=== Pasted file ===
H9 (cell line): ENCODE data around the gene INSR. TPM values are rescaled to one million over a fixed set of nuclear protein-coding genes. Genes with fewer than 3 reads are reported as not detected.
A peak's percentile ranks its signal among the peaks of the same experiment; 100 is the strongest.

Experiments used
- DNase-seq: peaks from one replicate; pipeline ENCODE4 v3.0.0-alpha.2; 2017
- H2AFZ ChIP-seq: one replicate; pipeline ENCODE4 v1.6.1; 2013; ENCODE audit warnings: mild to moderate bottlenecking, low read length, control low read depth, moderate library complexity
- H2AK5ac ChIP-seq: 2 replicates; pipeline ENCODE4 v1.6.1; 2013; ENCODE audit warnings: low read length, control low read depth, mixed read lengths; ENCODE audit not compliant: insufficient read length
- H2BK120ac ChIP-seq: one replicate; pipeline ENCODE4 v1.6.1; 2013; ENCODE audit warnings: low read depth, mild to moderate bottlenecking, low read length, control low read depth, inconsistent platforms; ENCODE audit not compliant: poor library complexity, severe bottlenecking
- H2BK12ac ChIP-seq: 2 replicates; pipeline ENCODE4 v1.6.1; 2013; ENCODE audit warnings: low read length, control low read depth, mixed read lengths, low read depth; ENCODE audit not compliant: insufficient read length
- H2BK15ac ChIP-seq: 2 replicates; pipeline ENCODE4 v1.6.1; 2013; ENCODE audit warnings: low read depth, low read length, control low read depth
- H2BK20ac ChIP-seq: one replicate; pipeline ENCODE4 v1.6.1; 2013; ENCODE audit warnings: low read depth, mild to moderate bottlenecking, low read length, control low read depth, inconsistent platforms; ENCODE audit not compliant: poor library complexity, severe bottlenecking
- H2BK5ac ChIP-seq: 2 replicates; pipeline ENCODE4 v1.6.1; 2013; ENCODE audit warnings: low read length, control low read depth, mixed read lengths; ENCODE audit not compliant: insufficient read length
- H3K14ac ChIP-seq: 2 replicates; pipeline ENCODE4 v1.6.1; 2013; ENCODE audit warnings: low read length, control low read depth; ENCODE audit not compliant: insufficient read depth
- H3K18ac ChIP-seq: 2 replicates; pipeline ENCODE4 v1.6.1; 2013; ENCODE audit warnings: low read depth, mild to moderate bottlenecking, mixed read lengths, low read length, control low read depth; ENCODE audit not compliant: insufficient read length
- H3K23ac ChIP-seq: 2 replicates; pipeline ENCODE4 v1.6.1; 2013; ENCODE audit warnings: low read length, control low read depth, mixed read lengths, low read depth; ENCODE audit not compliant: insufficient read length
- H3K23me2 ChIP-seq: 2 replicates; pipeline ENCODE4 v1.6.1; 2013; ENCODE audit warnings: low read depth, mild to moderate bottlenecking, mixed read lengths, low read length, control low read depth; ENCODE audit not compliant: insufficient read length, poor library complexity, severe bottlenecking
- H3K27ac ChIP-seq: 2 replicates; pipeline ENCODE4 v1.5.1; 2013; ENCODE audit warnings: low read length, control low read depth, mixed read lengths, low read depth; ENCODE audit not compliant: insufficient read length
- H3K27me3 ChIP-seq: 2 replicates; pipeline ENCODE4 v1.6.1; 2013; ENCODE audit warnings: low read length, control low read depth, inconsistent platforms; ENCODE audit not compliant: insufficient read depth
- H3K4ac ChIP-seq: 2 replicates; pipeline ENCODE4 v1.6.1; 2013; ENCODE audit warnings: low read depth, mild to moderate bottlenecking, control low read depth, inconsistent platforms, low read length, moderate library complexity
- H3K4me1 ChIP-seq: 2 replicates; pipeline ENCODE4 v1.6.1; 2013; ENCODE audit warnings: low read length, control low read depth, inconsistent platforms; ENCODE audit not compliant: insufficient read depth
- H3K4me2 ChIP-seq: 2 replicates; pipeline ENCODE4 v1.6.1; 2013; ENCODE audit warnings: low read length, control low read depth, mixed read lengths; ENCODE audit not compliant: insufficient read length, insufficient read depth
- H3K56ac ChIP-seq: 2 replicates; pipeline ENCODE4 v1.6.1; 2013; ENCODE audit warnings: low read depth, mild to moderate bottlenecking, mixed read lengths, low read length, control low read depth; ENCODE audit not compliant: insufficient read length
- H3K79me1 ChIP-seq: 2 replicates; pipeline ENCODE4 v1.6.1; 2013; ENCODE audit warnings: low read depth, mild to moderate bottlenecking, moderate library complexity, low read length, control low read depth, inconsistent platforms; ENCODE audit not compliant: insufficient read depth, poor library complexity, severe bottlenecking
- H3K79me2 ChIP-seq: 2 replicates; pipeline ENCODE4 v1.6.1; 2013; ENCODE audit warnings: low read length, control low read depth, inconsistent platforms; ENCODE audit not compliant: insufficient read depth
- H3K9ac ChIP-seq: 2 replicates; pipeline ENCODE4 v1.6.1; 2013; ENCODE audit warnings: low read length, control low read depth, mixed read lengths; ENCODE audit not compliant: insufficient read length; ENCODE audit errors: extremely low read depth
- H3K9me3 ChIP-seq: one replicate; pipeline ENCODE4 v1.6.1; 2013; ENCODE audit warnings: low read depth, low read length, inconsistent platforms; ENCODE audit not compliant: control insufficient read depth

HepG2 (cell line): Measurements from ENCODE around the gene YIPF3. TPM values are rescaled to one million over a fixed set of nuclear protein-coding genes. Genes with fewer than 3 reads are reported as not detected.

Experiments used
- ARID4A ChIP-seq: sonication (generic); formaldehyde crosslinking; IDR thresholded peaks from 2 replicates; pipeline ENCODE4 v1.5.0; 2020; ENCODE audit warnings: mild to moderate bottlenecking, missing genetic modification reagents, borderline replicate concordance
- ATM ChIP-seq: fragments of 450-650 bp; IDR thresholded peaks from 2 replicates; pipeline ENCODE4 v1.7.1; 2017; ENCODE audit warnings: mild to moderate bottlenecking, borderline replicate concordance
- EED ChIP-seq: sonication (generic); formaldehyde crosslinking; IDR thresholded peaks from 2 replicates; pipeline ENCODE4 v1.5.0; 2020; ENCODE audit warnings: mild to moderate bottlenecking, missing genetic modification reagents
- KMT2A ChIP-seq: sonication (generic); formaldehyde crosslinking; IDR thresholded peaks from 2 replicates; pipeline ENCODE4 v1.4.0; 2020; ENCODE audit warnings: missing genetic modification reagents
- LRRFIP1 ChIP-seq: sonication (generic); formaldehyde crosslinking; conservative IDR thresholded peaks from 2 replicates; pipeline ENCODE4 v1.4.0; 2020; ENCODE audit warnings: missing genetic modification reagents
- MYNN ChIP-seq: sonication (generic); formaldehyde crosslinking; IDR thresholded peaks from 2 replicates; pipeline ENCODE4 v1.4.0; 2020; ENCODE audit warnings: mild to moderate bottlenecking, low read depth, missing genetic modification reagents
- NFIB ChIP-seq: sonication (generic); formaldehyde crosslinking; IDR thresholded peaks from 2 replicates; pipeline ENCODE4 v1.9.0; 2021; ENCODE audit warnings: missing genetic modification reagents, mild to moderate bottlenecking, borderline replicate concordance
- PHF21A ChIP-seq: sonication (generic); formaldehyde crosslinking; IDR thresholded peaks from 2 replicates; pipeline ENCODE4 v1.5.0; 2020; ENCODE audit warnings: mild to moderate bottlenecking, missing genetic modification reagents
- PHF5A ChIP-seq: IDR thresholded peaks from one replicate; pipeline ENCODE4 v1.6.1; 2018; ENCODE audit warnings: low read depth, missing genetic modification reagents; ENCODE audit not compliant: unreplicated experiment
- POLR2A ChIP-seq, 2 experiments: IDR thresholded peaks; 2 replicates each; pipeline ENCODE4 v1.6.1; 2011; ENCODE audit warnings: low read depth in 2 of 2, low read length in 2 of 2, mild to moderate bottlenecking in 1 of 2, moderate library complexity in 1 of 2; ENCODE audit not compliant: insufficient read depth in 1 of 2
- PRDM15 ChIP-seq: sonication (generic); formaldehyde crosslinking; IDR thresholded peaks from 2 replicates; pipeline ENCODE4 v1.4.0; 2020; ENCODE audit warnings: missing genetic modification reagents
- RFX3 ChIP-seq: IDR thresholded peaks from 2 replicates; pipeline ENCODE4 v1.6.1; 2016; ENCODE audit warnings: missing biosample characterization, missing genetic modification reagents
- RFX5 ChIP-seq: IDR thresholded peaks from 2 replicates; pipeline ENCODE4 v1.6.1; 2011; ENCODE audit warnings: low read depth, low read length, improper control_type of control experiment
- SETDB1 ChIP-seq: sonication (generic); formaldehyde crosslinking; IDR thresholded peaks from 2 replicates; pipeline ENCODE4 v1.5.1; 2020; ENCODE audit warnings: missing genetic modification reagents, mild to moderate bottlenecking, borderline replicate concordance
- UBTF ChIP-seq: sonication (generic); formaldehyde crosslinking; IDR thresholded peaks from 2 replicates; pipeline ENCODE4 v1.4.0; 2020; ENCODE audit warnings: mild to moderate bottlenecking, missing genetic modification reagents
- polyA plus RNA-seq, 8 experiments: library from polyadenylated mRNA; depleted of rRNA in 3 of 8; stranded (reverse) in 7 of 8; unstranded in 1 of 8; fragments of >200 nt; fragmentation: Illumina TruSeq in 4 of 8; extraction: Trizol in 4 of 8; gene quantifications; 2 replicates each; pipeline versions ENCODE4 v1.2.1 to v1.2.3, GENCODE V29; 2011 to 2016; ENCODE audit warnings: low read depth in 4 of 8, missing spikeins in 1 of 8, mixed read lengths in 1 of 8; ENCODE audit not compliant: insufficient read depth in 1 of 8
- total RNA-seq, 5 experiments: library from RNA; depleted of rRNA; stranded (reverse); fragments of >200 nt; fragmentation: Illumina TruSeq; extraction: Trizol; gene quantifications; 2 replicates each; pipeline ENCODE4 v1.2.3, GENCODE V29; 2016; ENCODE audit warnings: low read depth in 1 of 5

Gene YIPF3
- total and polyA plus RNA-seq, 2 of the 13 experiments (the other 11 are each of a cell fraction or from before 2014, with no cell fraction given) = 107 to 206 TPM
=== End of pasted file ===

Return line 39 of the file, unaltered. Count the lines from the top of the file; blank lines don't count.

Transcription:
- RFX3 ChIP-seq: IDR thresholded peaks from 2 replicates; pipeline ENCODE4 v1.6.1; 2016; ENCODE audit warnings: missing biosample characterization, missing genetic modification reagents